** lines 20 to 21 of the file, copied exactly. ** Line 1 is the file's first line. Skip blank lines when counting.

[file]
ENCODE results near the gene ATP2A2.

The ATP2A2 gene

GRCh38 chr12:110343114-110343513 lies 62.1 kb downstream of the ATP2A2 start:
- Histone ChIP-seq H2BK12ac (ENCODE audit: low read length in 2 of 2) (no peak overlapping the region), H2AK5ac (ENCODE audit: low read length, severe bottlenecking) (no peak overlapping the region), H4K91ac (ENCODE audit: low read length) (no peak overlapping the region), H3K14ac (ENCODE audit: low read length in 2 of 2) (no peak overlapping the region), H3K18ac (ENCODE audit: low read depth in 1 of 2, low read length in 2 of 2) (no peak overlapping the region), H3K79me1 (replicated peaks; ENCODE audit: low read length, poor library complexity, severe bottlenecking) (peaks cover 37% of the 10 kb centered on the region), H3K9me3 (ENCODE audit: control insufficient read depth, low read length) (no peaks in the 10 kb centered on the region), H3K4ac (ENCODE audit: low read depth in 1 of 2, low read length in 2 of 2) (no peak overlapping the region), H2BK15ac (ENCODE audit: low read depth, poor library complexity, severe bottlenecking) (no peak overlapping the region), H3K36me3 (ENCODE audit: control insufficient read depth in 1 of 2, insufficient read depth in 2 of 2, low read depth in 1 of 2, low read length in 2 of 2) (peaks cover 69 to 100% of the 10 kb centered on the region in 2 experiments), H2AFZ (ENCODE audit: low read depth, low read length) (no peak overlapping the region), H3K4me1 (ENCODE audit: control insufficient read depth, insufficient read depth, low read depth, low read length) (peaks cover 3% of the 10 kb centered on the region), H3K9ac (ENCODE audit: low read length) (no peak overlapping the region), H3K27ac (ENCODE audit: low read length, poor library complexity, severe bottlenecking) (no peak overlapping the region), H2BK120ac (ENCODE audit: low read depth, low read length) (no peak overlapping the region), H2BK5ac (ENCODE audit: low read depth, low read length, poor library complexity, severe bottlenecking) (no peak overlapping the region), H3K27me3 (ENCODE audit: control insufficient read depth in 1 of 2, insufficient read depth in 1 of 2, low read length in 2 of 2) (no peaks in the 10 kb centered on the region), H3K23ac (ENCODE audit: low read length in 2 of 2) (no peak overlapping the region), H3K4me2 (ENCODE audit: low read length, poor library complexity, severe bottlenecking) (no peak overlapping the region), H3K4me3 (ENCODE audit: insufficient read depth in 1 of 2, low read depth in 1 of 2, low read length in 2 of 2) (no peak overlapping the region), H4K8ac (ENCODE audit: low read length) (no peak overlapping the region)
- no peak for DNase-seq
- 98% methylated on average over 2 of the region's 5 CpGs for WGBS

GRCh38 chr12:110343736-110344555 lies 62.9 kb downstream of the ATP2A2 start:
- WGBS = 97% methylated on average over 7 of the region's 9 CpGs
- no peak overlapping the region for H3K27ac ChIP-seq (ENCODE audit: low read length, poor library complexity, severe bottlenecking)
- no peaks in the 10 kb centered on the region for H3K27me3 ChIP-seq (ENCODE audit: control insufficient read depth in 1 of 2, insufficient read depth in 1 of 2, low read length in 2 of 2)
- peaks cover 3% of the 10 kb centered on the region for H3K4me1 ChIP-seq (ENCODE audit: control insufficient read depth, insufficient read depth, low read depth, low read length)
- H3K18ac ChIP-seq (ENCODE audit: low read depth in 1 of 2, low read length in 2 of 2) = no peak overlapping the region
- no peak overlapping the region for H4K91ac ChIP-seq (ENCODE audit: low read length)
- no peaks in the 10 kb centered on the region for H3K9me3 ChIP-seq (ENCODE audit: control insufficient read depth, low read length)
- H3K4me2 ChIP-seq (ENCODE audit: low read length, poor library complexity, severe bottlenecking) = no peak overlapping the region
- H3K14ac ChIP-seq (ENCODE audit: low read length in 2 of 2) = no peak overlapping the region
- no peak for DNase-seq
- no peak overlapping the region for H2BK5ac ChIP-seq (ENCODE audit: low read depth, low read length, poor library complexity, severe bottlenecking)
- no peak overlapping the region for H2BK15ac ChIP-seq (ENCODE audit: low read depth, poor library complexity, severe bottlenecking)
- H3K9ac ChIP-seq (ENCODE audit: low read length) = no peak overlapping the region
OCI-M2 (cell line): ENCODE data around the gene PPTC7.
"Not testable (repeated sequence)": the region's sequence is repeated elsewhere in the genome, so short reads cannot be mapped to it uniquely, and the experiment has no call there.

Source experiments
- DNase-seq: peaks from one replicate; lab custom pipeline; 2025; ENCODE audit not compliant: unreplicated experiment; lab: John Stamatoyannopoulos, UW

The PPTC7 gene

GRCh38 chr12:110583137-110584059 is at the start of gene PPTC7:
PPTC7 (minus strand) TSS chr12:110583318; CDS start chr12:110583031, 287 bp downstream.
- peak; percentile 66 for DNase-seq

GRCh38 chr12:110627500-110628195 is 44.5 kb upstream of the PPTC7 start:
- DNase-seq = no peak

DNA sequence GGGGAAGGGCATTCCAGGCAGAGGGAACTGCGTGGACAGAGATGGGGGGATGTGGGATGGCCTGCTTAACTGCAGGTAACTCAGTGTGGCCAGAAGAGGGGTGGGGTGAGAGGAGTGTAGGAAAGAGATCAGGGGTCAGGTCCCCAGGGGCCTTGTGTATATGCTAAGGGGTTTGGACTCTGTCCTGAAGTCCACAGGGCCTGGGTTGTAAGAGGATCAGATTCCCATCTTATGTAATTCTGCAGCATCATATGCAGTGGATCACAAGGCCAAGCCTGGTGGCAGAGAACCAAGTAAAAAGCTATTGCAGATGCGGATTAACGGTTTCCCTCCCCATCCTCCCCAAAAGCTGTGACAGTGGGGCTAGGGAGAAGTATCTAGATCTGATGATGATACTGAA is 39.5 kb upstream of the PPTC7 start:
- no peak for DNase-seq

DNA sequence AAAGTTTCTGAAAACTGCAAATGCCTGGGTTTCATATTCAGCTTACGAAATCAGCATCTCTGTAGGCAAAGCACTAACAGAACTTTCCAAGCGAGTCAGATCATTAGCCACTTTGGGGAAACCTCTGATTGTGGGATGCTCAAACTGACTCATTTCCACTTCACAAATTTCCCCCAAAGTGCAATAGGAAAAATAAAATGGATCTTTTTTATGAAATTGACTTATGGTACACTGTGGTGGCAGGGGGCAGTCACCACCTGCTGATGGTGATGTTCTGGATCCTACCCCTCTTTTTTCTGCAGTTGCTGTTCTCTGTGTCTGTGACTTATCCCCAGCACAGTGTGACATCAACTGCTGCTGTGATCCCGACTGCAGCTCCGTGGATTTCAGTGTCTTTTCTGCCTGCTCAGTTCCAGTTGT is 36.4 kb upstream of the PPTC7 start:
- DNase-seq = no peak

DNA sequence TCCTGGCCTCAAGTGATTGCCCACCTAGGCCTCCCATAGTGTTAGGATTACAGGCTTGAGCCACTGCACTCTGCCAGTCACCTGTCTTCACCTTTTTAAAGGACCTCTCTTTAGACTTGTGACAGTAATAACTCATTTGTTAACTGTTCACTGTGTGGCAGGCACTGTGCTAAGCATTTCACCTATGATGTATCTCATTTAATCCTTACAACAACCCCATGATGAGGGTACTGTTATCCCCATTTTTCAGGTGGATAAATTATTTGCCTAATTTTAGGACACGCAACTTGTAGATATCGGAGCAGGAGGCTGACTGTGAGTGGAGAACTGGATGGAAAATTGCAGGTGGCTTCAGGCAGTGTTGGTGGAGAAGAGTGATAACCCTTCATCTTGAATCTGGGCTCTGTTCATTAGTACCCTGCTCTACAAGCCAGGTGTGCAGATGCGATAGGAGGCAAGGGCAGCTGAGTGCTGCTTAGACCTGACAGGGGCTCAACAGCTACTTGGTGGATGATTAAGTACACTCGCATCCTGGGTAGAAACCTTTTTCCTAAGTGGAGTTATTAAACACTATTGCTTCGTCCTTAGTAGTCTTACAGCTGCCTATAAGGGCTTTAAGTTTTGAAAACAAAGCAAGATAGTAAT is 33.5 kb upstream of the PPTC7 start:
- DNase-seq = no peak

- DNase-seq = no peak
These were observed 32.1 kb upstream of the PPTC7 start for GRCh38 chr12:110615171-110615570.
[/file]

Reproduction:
- H3K9ac ChIP-seq (ENCODE audit: low read length) = no peak overlapping the region
OCI-M2 (cell line): ENCODE data around the gene PPTC7.